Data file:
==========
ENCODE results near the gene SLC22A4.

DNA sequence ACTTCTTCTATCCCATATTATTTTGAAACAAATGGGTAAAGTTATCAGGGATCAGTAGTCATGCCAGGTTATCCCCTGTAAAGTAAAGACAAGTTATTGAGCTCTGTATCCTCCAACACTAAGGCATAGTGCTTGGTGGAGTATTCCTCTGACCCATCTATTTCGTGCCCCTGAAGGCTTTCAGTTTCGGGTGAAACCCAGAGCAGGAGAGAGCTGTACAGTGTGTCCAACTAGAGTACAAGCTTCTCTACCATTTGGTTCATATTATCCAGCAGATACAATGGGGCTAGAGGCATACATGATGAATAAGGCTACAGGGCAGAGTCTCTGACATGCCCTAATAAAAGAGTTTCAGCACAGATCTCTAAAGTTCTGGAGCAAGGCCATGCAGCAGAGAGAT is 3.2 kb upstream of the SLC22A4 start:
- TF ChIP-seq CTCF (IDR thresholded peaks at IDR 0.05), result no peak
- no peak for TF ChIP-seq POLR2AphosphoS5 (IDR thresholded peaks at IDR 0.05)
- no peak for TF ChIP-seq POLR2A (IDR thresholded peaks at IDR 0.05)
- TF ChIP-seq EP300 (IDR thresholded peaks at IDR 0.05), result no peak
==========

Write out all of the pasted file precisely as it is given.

ENCODE results near the gene SLC22A4.

DNA sequence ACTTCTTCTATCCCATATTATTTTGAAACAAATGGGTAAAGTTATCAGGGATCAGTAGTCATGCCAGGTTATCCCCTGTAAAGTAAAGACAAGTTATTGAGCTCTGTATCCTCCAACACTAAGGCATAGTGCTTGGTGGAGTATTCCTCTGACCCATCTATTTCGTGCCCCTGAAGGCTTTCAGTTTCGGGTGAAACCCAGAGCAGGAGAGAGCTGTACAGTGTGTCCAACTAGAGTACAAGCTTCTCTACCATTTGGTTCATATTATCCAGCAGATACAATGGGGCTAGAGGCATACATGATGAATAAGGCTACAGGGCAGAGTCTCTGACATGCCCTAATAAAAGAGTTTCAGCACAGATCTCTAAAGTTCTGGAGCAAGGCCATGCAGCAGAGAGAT is 3.2 kb upstream of the SLC22A4 start:
- TF ChIP-seq CTCF (IDR thresholded peaks at IDR 0.05), result no peak
- no peak for TF ChIP-seq POLR2AphosphoS5 (IDR thresholded peaks at IDR 0.05)
- no peak for TF ChIP-seq POLR2A (IDR thresholded peaks at IDR 0.05)
- TF ChIP-seq EP300 (IDR thresholded peaks at IDR 0.05), result no peak